Anamika Sharma, Komal Yadav
DOI:10.4103/0972-124X.154166  
Background: Periodontal plastic surgical procedures aimed at coverage of exposed root surface. Owing to the second surgical donor site and difficulty in procuring a sufficient graft for the treatment of root coverage procedures, various alternative additive membranes have been used. A recent resorbable amniotic membrane, not only maintains the structural and anatomical configuration of regenerated tissues, but also enhances gingival wound healing, provides a rich source of stem cells. Therefore, amniotic membrane is choice of material these days in augmenting the better results in various periodontal procedures. Aim: The aim of this observational case series was to evaluate the effectiveness, predictability and the use of a novel material, amniotic membrane in the treatment of shallow-to-moderate isolated recession defects. Materials and Methods: A total of three cases, showing Miller's Class I or Class II gingival recession, participated in this study. Recession depth, recession width, keratinized gingiva (KG) tissue width, clinical attachment level (CAL) were recorded at baseline, 3 and 6 months postoperatively. Results: Six months following root coverage procedures, the mean root coverage was found to be 70.2 ± 6.8%. CAL significantly decreased from 6.4 ± 0.54 mm preoperatively to 3.5 ± 0.9 mm postoperatively at 6 months while KG showed significant improvement from 3.2 ± 0.28 mm preoperatively to 5.9 ± 0.74 mm postoperatively at 6 months. Conclusion: Autogenous graft tissue procurement significantly increases patient morbidity while also lengthening the duration of surgery in placing the graft, while self-adherent nature of amniotic membrane significantly reduces surgical time and made the procedure easier to perform, making it membrane of choice.
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Root amputation and perio-esthetics in salvaging a premolar p. 449
Swati Agarwal, Aishwarya Saxena, Krishna Kumar Chaubey, Mukund Agarwal
DOI:10.4103/0972-124X.153473  
A 32-year-old patient with complete denudation of buccal root of tooth no. 14 was referred from the Department of Oral Surgery for opinion, as he was not willing for extraction. Patient's persistent urge to save the tooth, put forth a challenge, which motivated us to tweak the established techniques. The unusual presentation of the case and unexpected par-operative condition of the surgical site required out-of-box measures to deal with the situation. Though, the tooth no. 14 was having Grade-I mobility, it was endodontically treated, buccal root was resected, osseous graft was applied over the deficient ridge area and lateral pedicle flap was displaced over the short root-trunk area to cover the surgical site. To our astonishment, the tooth survived, mobility was reduced and complete coverage with soft-tissue was observed. Uneventful healing with stable gingival margin was observed at 3-month interval, which remained stationary at 1-year follow-up.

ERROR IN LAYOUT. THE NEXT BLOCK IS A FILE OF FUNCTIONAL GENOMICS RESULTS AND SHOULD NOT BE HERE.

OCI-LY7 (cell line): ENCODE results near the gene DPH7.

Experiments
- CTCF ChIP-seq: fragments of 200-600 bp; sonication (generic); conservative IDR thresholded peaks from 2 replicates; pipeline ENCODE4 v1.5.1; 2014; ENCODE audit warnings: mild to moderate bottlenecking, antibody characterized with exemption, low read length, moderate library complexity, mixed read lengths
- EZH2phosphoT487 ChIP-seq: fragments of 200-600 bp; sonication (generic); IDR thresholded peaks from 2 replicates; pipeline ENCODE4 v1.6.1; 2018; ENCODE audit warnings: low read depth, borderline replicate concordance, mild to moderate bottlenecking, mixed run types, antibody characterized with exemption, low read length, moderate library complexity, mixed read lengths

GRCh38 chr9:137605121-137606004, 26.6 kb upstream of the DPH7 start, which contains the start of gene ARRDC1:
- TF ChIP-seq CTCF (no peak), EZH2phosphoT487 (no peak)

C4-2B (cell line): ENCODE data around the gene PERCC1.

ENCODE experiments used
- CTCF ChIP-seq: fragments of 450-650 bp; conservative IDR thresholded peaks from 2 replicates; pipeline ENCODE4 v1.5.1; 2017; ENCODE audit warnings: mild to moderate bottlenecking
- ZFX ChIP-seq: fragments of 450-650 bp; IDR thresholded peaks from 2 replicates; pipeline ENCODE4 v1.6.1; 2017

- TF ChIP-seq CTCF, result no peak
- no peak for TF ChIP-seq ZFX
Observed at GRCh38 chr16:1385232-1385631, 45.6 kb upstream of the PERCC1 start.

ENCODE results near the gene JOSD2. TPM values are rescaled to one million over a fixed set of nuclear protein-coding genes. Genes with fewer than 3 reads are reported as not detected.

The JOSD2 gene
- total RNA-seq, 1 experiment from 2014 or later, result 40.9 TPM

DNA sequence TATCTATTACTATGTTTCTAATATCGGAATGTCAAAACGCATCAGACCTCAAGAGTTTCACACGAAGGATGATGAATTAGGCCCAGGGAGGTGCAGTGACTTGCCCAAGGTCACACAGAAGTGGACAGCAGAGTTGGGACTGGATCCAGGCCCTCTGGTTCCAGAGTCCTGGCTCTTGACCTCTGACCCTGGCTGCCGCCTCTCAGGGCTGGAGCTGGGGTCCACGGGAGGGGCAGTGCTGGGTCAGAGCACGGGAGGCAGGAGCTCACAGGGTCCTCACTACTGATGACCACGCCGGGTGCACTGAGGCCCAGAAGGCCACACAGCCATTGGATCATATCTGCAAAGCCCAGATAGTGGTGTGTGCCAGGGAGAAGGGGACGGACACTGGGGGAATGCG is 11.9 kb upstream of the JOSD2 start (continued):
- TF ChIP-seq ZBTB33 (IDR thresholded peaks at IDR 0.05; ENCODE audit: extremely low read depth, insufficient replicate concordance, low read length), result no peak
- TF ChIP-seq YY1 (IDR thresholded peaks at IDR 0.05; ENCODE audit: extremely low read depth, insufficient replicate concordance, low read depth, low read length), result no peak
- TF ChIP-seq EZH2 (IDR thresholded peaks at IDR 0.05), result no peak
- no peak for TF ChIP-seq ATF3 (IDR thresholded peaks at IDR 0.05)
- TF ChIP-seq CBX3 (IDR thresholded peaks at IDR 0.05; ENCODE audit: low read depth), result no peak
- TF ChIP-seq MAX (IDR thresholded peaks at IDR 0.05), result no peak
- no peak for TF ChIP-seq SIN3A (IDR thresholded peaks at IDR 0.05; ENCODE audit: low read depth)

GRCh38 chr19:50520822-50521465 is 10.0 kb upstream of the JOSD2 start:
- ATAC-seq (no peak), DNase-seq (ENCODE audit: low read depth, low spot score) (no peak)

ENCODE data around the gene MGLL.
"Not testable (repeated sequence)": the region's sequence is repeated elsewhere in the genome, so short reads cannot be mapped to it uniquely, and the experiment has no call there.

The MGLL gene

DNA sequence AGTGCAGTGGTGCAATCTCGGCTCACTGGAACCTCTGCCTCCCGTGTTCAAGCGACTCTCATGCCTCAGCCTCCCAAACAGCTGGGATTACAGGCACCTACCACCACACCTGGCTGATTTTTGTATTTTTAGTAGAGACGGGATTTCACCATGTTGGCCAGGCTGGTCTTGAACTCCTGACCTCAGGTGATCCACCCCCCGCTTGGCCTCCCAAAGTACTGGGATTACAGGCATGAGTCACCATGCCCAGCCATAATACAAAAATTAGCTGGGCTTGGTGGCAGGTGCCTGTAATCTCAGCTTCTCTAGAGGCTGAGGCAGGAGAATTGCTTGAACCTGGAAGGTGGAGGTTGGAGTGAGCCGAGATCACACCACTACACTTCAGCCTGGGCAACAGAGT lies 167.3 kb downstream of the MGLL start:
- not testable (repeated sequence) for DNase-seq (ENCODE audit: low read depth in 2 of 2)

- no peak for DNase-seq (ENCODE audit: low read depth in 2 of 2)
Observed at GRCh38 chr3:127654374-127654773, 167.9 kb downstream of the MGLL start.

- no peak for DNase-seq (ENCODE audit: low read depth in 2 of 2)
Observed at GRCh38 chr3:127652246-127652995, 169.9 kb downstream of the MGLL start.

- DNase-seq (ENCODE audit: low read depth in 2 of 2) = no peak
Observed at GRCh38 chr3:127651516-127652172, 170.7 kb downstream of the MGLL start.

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Frenectomy with semilunar coronally repositioned flap: A single stage approach - simple solution for complex problem p. 454
Jeevanand Deshmukh, Richa Khatri, Bennete Fernandes, Vinaya Kumar Kulkarni, Shubhra Singh
DOI:10.4103/0972-124X.154172  
Gingival recession is defined as the displacement of gingival margin apical to cementoenamel junction. Aberrant frenum attachment can contribute to the progression of recession by generating tension on the marginal tissues. Treating such defects is a two stage procedure-frenectomy and recession coverage procedure. New techniques are developed to increase the predictability, reduce patient discomfort and number of surgical sites. Also, these techniques try to satisfy patients esthetic demands, which include the final colour and tissue blend of the covered area. In this case report, we present a method for coronally repositioning gingiva for root coverage over the maxillary central incisors while simultaneously performing a frenectomy, thus being clinically advantageous compared to two-stage technique.
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The periosteum eversion technique for coverage of denuded root surface Highly accessed article p. 458
Awadhesh Kumar Singh, Preeti Kiran
DOI:10.4103/0972-124X.154185  
The periosteum is highly cellular connective tissue with rich vascularity and regenerative potential, which make it suitable autogenous graft. The periosteum eversion technique utilized periosteum for coverage of denuded root surface. The purpose of this case report was to evaluate the periosteum eversion technique that involves a single surgical site, in terms of root coverage, gingival height, and probing depth. A patient with Miller class I gingival recession of 3.0 mm, gingival height of 2.0 mm and probing depth of 2.0 mm was treated by the periosteum eversion technique. Root conditioning was done with 24% ethylenediaminetetra-acetic acid. In this technique, marginal periosteum was used as a pedicle graft. At the end of 6 months, 100% root surface was covered successfully with 5.0 mm of gingival height and 1.0 mm of probing depth. The periosteum eversion technique can be used for the treatment of gingival recession defect successfully.